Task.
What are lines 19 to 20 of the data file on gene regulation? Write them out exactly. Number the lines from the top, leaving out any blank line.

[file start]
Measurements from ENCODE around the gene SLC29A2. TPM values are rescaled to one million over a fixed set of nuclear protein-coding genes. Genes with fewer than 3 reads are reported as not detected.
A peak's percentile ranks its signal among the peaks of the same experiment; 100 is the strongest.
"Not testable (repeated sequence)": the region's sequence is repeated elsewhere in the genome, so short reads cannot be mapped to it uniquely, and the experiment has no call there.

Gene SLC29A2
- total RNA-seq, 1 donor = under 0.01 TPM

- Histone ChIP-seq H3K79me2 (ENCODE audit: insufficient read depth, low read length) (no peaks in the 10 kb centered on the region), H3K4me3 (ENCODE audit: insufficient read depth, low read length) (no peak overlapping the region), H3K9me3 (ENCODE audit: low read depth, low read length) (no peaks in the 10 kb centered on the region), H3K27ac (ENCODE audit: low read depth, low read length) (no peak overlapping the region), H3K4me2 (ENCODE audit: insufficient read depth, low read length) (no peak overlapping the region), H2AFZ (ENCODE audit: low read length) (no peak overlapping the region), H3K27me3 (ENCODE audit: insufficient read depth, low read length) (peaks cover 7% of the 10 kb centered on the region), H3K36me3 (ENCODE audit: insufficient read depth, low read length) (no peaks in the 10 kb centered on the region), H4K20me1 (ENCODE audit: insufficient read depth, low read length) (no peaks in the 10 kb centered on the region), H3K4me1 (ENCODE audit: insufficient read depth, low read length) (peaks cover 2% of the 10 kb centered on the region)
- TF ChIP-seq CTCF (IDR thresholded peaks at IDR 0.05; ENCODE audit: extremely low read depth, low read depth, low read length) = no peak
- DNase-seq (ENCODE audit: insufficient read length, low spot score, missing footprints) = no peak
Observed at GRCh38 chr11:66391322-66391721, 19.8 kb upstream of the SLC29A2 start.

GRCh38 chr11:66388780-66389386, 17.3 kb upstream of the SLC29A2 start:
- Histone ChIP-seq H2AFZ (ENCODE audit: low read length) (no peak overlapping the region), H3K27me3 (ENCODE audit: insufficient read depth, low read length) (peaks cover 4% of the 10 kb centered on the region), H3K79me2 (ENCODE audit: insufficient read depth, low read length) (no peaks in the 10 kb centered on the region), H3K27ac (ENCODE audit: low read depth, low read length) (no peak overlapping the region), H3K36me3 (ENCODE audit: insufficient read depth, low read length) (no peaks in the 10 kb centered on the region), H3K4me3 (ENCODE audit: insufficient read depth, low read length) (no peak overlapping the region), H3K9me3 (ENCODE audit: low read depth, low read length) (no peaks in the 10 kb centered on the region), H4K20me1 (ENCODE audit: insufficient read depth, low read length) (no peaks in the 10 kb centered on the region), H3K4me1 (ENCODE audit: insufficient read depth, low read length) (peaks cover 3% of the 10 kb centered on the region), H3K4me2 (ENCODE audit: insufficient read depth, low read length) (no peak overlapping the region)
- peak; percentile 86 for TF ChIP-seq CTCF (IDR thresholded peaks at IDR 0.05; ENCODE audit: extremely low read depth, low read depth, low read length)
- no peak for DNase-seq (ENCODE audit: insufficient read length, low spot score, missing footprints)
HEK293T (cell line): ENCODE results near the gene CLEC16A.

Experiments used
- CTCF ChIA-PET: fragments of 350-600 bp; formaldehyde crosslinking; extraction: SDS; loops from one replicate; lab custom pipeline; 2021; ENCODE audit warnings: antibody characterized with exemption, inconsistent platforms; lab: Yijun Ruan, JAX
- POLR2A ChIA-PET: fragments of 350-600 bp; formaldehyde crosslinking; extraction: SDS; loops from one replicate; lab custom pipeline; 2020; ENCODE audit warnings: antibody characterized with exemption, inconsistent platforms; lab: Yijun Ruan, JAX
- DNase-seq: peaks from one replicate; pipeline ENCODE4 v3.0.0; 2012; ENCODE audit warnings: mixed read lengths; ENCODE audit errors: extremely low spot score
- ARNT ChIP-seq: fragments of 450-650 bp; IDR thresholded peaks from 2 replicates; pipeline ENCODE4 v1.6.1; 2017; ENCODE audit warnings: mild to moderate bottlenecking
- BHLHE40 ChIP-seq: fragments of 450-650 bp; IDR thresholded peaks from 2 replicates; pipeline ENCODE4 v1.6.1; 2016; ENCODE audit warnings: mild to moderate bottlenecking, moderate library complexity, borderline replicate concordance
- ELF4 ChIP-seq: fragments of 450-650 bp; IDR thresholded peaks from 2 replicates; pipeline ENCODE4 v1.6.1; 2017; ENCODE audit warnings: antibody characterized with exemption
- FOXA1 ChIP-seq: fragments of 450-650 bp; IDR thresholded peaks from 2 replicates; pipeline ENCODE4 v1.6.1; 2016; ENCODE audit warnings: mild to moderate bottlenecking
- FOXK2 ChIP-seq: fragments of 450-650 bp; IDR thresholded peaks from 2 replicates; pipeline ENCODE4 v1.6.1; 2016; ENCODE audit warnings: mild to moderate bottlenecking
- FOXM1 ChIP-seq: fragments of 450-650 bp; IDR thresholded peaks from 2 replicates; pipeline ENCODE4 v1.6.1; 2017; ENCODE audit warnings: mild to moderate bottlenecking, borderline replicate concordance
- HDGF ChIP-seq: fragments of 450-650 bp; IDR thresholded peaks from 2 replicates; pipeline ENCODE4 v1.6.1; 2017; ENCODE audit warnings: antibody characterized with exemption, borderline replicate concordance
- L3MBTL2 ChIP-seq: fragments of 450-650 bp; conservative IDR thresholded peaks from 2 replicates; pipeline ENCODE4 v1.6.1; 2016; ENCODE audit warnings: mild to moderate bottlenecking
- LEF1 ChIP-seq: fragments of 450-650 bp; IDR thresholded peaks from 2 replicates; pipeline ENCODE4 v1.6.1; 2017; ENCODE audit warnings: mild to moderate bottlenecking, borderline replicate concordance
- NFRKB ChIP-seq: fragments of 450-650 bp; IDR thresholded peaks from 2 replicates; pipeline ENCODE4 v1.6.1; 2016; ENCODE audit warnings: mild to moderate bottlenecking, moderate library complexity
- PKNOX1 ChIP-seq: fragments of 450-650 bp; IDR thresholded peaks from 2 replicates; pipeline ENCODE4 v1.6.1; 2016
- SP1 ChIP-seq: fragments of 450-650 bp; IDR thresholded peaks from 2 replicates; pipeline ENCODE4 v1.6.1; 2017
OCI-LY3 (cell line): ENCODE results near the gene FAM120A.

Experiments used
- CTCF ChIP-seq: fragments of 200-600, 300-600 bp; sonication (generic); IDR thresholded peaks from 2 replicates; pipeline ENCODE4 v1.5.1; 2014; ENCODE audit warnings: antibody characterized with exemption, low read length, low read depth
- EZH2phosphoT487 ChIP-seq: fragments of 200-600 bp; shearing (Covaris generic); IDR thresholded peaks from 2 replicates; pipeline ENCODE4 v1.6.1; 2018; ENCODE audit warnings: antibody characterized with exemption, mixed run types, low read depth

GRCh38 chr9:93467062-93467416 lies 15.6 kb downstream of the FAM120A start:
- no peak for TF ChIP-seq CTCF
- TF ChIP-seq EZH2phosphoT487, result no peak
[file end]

- ARNT ChIP-seq: fragments of 450-650 bp; IDR thresholded peaks from 2 replicates; pipeline ENCODE4 v1.6.1; 2017; ENCODE audit warnings: mild to moderate bottlenecking
- BHLHE40 ChIP-seq: fragments of 450-650 bp; IDR thresholded peaks from 2 replicates; pipeline ENCODE4 v1.6.1; 2016; ENCODE audit warnings: mild to moderate bottlenecking, moderate library complexity, borderline replicate concordance